The Egypt Book I Wanted: In a Perfect World by Trish Doller


Caroline Kelly is excited to be spending her summer vacation working at the local amusement park with her best friend, exploring weird Ohio with her boyfriend, and attending soccer camp with the hope she’ll be her team’s captain in the fall.

But when Caroline’s mother is hired to open an eye clinic in Cairo, Egypt, Caroline’s plans are upended. Caroline is now expected to spend her summer and her senior year in a foreign country, away from her friends, her home, and everything she’s ever known.

With this move, Caroline predicts she’ll spend her time navigating crowded streets, eating unfamiliar food, and having terrible bouts of homesickness. But when she finds instead is a culture that surprises her, a city that astounds her, and a charming, unpredictable boy who challenges everything she thought she knew about life, love, and privilege.

Source: GoodReads

I love books about travel.  I love emerging myself into other country’s history and culture.  If done right a book about traveling will very easily end up on my favorites lists since I’ll feel like I’m emerging into a whole new world.  If done wrong, it will have me raging so hard.


Luckily, for Trish Doller In a Perfect World had me smiling throughout the entire book.  Was it perfect, no there were some parts that were a little unbelievable, but I think overall the general feel of the novel worked.

Full disclosure I have never been to Egypt or anywhere near that area of the world, but from what I read it did seem like Doller did her research.  Or at the very least, she did a better job than Colleen Houck did with that God awful mummy book of hers, which isn’t exactly a high bar.  And it did address the geopolitical issues in the area that many other books that take place in the area often overlook.

The Egypt that Doller depicts is multi-dimension you see the good and bad bits of it, and above else it feels real.  I think the fact that the location itself is a character, its much the same way where I felt that Paris and San Fransisco were a character in themselves in Stephanie Perkins books.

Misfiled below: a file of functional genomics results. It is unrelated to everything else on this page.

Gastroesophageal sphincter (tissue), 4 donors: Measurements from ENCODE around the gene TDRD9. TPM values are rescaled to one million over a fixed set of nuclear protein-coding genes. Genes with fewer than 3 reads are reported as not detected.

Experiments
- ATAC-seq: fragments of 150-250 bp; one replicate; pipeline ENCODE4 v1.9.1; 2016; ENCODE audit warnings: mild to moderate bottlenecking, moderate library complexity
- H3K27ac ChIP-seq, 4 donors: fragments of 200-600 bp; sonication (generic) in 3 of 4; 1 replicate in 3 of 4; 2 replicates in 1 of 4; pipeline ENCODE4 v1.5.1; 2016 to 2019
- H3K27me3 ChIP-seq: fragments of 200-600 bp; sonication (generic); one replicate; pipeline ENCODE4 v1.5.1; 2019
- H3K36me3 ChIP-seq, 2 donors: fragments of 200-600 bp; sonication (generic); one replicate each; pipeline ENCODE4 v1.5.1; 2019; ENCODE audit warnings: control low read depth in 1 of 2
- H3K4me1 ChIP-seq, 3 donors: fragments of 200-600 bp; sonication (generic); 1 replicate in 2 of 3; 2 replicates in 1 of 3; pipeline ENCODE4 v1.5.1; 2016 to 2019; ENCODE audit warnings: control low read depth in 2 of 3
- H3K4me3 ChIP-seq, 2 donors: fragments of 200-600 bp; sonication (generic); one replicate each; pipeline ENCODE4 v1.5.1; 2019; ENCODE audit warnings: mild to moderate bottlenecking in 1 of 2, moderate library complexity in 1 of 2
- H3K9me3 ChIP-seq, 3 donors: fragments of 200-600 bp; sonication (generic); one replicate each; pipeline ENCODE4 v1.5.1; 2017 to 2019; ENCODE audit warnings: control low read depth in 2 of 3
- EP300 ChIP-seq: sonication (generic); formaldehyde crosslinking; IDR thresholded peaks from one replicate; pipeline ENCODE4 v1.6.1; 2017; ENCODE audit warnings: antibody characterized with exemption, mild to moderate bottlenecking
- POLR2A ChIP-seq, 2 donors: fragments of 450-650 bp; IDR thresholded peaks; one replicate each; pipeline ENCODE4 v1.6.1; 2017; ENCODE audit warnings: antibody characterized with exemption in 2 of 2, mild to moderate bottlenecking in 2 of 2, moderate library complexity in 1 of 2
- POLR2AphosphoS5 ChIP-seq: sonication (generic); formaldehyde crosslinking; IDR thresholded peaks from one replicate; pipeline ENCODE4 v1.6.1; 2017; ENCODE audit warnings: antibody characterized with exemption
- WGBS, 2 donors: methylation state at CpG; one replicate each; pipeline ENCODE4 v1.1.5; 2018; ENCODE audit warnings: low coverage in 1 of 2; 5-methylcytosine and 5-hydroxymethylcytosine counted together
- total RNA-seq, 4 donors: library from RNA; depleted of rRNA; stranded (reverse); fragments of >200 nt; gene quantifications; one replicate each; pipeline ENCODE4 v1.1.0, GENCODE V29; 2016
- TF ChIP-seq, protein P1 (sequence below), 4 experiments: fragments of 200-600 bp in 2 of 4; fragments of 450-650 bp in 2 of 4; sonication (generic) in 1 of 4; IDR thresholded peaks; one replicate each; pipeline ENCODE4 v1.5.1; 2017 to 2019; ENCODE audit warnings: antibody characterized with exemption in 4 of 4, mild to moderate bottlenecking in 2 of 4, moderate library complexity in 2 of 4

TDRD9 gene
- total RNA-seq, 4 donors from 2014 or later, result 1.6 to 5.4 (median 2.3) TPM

The plot of this book isn’t really there that much.  Sure, there is a love story and sure the character grows, but it’s not that plot heavy.  And maybe that’s why I didn’t really like what happened to the eye clinic at the end of the book.  It just seemed too random and out of place more than anything else.  Merely a way to end the story sooner rather than later.

And while I understand why Doller chose this plot point, it still came off a little cheap.  Just like the end of the book.  Don’t get me wrong, the romantic part of me liked the ending but the more realistic part of my brain was crying foul since I know that the situation would be a lot more complicated than Doller made it seem though.

That aside though, I really did like this book a lot.  It’s the perfect summer book for escapism.  The characters were depicted and their parents were more than just merely there because-hey, seventeen year olds need parents.

The main character’s parents, in particular, are well drawn out and felt like real people.  I particularly liked the father’s relationship with Caroline throughout the book.

I also liked the romance for the most part too.  The relationship builds up realistically and it does address the problems that the two characters are going to face.  Again though, not such a big fan of the ending even though it was cute.

If you can’t get away this summer and want something that can transport you to another location if only for a few hours.  This is your book.

Overall Rating: A-


Where the Stars Still Shine: Trish Doller


Book Cover Doller Where the Stars Still Shine